Tripods are statically stable, which makes them seem like a good idea. However in order to move they have to lift one leg, and that makes them unstable. A stable walking thing will need at least 4 legs, moving only one at once. You can walk a tripod, but it's unstable. For a person falling a few feet, no big deal. For a 50ft killer robot, that's basically game over.

You're also limited in how fast you can travel by your leg length. There are huge stresses involved in the legs and in the joints, and pushing that much mass backwards and forwards takes a lot of energy too. The ultimate limit is the speed of sound in air, which is 340m/s. You can only move one leg at once, so movement of the whole thing is down to 80m/s for a 4-legged walking thing. That's around 180mph, which is pretty fast but still a sitting duck for military aircraft.

Mimicking the alien race is a nice idea. However we're a race of bipeds, and we're well aware that there are no practical purposes for bipedal killer robots. For all that fiction is full of the things, it's very clear that this is simple Rule of Cool and is completely impractical in reality.

Ground-based travel for general use, combined with air support from proper aircraft, is always going to be far superior to a big walking thing (regardless of the number of legs). If you want your ground-based travel to be largely immune to terrain, make it a tracked vehicle. If you want to get somewhere quick, hop in a jet.

So basically we're looking at Rule of Cool as pretty much the only reason to go there. Not just a 50ft tall war machine, but a 50ft tripedal war machine. With death rays. And huge killer tentacles. And they want to drink our bluuurrddd...

• I don't know; it seems to me like this explains about the downsides of a three-legged moving structure, not why someone would choose to build one like that, which is more along the lines of what the question is about. Could you perhaps clarify?
– user
Commented Aug 31, 2016 at 12:21
• I can't help thinking that only tripedal aliens would build tripedal robots. On Earth we can study quadrupeds and if we want a walking robot with more stability than a biped, we're likely to imitate nature. This said, there are pseudo-tripedal beasts here on Earth: kangaroos. They can move darned fast across rough terrain. I think this weakens the argument against tripedal designs in general. Hopping killer robots, anyone? Also how many feet does a galloping horse have in contact with the ground at once? Commented Aug 31, 2016 at 12:44
• @nigel222 An elephant and a horse have identical body plans, but an elephant simply can't move like a horse does. A giraffe is closer to the tripod situation in how they'd move, but giraffes have big stability issues which makes them a dubious proposition as a weapons platform. Giraffe cavalry was never going to be a thing. :) Commented Aug 31, 2016 at 14:20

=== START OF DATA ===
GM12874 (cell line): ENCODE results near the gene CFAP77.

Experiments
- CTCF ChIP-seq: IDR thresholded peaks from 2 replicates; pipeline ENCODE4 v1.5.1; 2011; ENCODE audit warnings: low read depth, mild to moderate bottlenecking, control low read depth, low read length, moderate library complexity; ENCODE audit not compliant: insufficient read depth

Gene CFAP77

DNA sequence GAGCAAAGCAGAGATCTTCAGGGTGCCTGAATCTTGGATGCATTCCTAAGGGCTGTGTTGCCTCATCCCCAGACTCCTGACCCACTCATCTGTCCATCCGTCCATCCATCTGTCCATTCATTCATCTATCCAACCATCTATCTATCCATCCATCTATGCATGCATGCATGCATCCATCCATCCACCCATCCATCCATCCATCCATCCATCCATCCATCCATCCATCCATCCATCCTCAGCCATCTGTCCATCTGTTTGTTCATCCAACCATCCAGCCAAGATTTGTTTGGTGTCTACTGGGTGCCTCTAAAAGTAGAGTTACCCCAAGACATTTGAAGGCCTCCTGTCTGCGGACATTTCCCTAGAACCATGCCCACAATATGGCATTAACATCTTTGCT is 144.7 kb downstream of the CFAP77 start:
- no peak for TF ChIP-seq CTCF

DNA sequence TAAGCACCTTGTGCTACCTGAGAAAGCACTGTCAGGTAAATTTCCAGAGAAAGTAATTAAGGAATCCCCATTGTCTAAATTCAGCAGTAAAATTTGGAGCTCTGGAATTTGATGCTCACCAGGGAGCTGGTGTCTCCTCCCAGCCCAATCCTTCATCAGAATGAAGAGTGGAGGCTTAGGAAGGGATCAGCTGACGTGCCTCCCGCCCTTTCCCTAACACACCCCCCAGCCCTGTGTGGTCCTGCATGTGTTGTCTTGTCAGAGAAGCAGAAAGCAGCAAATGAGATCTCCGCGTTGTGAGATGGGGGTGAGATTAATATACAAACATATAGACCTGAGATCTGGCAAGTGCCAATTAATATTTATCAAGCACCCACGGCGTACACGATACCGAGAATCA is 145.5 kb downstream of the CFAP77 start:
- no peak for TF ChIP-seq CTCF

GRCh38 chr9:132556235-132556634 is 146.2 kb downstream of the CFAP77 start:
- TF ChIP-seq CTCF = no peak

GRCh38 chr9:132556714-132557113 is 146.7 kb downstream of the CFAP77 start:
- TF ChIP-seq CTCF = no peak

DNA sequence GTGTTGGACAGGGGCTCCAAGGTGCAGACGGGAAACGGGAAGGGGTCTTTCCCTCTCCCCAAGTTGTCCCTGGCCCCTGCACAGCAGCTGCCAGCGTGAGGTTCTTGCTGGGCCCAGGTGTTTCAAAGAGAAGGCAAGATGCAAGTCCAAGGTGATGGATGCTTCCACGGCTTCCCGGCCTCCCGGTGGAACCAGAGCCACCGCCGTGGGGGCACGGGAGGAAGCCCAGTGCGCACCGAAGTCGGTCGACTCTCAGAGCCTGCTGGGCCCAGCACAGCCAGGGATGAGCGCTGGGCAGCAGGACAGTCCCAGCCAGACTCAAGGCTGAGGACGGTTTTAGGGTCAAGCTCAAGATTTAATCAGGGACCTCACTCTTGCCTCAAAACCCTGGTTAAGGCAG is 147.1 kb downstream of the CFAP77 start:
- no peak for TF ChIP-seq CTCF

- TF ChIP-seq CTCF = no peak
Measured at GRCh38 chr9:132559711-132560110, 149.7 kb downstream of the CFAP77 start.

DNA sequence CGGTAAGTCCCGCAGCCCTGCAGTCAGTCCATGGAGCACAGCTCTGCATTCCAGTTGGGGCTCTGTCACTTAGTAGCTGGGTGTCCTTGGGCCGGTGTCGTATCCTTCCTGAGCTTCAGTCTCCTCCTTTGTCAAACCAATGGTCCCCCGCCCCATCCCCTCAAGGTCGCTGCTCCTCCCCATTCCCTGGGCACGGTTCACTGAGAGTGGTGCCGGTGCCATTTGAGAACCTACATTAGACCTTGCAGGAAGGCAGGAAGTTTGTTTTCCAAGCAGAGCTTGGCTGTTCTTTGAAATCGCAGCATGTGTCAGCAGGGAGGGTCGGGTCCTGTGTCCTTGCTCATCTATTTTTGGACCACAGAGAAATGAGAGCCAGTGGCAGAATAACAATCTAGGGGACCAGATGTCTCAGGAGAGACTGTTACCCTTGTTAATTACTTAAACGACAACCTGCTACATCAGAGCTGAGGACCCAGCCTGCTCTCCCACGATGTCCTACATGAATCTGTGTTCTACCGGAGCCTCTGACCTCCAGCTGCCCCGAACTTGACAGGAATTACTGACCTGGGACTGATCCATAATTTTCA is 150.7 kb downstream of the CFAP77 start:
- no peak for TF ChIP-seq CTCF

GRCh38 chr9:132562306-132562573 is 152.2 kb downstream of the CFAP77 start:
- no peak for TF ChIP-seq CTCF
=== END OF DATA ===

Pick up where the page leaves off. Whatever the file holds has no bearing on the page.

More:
• @MichaelKjörling The OP starts with a dubious assumption - that there are good physical reasons. Problem is, it doesn't take much inspection to find that there aren't good physical reasons, so we're left with Rule of Cool as pretty much it. I've edited the answer to say that. Commented Aug 31, 2016 at 14:24
• @nigel222 Hopping also puts huge stresses (even more so than walking) on joints. See for example en.wikipedia.org/wiki/Kangaroo#Adaptations.
– user
Commented Aug 31, 2016 at 14:30

# Versatility

We know that the aliens that are visiting are advanced, because they've crossed the stars. Therefore we know that they're engineering their vehicles using advanced technology and can find elegant solutions that aren't trivial. A key to an elegant solution is reducing it to the absolute minimum.

Given this, why do three legs work better than four? While it's been rightly noted that four legs allows the minimum three-for-stability and the fourth leg can move, humans (amongst other creatures) prove that you can balance on two legs. Indeed, you can balance on one leg, if your reflexive balancing systems are sensitive enough and strong enough. Taken to the extreme, you could balance on a pin - your reflexes and strength just has to be high enough.

Standing in place isn't the same as moving, however, which is presumably necessary. To efficiently move at a gallop, you really only need two points of contact, but it helps to have 'pushing'. When we look at a cheetah running, we see that the back feet are largely 'pushing' and the front are 'guiding'. If we posit we have the strength and reflexive balance at an advanced level, we only need one guiding foot, and can rely on the pushing feet for speed. A similar but reverse example of this is how the striders in Dark Crystal move.

But, if we assume all three feet have equal capability we get something even better than that: the ability to immediately change direction with the minimum number of limbs. If traveling in some direction, switching to a direction that is 120 degrees offset becomes trivial.